Regulatory Shorts for April 2016

FCC_New_LogoHere are a few things of interest happening in the regulatory world:

Copper Retirement. The FCC’s new copper retirement rules went into effect on March 24. The rules require that any telco tearing down copper must give residential customers 90 days notice and business customers 180 days notice.

While this rule very well might be aimed at Verizon who has been retiring copper with short customer notices, it applies to everybody. This is something that anybody replacing a copper network with a fiber network needs to be aware of. Verizon has been forcing customers to abandon the copper, and that act requires this same notice.

Appeals of USAC Rulings. The FCC recently decided that anybody who wants to appeal a ruling from USAC must formally first appeal the process at USAC and can then only bring the issue to the FCC after losing that appeal.

This is an interesting ruling and probably speaks to the volume of complaints the FCC has been getting about USAC. As telephone landlines have been falling the revenues that feed the Universal Service Fund have been decreasing. USAC has made up shortfalls by constantly raising the USF surcharge, which is now up to an 18.2% surcharge on interstate revenues, and back in 2010 was only 12%.

But USAC has also been getting more aggressive in defining the items to which the surcharges apply and have made retroactive rulings against a number of carriers on various issues. With this new process a carrier will have to go through the USAC formal process before starting any complaint at the FCC, which will greatly increase the time during they might be liable for disputed retroactive surcharges.

Broadband Labels. The FCC has unveiled their suggested labels where carriers can report facts about broadband such as cost, price, speeds, latency, etc. The labels look surprisingly like food labels. It’s often been impossible for customers to find a lot of the information that the FCC wants reported to customers.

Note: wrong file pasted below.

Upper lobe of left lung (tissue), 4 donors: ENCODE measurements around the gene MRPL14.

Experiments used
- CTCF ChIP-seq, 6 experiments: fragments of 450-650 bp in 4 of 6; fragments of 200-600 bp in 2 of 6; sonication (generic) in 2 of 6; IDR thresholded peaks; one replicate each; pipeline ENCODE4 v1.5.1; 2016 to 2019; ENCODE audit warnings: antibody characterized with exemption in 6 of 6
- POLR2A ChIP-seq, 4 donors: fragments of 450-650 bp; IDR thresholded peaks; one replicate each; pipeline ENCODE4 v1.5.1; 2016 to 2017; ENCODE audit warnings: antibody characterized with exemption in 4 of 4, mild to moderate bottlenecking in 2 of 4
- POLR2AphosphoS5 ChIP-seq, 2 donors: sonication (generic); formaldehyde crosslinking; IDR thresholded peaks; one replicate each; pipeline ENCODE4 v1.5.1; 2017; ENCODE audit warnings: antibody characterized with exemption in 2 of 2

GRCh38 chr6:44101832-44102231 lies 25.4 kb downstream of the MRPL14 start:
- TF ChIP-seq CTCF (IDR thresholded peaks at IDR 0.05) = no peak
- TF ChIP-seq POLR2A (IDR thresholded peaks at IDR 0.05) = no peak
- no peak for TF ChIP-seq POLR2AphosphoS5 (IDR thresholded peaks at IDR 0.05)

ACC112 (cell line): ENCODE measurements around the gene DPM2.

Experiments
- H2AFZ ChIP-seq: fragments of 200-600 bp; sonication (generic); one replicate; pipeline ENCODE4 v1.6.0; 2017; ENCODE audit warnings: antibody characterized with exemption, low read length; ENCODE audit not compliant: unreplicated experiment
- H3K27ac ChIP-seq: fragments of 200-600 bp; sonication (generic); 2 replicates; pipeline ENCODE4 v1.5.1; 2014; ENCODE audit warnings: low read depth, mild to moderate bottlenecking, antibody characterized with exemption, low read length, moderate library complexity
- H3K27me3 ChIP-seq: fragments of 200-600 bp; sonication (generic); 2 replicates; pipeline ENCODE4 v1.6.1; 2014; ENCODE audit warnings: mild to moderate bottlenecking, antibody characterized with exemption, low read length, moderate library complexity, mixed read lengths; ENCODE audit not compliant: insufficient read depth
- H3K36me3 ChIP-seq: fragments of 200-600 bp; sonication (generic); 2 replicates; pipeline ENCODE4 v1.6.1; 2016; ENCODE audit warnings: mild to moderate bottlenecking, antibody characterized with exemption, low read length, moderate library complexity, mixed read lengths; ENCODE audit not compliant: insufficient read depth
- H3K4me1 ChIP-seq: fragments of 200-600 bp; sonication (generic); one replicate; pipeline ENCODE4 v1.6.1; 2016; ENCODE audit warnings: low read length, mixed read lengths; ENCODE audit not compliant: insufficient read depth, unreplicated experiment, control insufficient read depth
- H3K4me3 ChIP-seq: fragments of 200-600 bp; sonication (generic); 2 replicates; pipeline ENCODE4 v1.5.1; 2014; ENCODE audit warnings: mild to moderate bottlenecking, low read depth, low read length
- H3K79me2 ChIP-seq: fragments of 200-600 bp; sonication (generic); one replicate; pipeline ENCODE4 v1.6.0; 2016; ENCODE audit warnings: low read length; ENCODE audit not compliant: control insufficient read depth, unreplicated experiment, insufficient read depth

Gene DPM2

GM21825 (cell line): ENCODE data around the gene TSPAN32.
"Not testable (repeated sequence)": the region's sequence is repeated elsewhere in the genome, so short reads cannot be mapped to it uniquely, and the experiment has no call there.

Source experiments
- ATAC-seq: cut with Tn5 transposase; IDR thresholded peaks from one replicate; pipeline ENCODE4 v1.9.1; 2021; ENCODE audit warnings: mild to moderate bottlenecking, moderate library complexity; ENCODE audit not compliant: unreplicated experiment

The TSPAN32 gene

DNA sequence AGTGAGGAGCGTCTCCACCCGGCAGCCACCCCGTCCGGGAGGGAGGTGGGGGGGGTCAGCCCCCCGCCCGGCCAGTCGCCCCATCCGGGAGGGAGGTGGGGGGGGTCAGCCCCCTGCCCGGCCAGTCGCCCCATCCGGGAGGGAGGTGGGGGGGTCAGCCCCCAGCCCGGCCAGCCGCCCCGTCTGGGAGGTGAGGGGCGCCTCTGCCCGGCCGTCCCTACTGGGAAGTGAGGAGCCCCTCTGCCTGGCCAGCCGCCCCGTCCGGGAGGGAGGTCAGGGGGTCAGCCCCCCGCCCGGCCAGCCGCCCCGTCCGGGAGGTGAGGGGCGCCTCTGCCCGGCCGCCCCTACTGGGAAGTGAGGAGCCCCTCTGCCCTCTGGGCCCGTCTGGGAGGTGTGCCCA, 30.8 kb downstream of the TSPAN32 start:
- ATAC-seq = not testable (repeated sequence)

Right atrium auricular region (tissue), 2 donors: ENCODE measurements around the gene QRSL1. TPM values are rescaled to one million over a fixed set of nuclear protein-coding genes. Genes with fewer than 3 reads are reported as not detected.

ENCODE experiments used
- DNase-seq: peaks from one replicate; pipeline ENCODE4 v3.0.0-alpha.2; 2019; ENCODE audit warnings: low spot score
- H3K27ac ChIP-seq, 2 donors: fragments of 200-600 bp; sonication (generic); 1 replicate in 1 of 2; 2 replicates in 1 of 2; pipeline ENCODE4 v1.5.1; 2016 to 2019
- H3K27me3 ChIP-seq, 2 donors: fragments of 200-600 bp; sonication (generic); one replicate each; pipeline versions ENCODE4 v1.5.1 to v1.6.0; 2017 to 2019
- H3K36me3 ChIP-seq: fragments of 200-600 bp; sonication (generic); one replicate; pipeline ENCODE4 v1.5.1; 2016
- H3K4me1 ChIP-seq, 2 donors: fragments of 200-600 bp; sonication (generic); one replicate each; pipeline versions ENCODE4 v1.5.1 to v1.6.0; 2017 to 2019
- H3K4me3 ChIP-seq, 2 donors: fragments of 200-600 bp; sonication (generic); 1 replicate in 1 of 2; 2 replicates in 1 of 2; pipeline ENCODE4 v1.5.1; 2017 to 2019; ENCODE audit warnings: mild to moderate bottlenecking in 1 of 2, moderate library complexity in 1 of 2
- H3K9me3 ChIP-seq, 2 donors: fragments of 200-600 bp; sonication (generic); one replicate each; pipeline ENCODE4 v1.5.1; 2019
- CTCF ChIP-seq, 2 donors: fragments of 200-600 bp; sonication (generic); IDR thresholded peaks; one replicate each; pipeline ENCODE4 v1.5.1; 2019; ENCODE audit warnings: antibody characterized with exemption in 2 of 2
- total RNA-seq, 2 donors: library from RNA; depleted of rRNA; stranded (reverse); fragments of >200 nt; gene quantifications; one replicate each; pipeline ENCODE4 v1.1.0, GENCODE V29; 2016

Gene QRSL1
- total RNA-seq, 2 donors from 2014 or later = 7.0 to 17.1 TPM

No company is required to use the suggested FCC format, although a number of large companies like Verizon, Google and CenturyLink had input into creating the format. For now only large carriers with more than 100,000 broadband customers are required to report this information to customers. But small companies that have a superior broadband product compared to your competition ought to strongly consider doing this anyway. I also strongly recommend you look closely at the labels issued in your areas by large competitors to make sure they are being truthful.

Cancelling Service On-line. There is currently a bill in the California legislature that requires any company that sells services on-line to also allow customers to disconnect services on-line. There are companies like Comcast who are notorious for making it difficult to disconnect without going through a long spiel from a service rep.

The process of making it hard to disconnect started with AOL who was infamous in the day for making it extremely hard to drop their dial-up service. But many other ISPs have started win-back programs that make customers tell the company why they want to disconnect while also listening to a host of special offers trying to get the customer to stay.

While currently this is only proposed in California, we’ve often seen that ideas from California, New York and Illinois often make their way to many other states within a few years.

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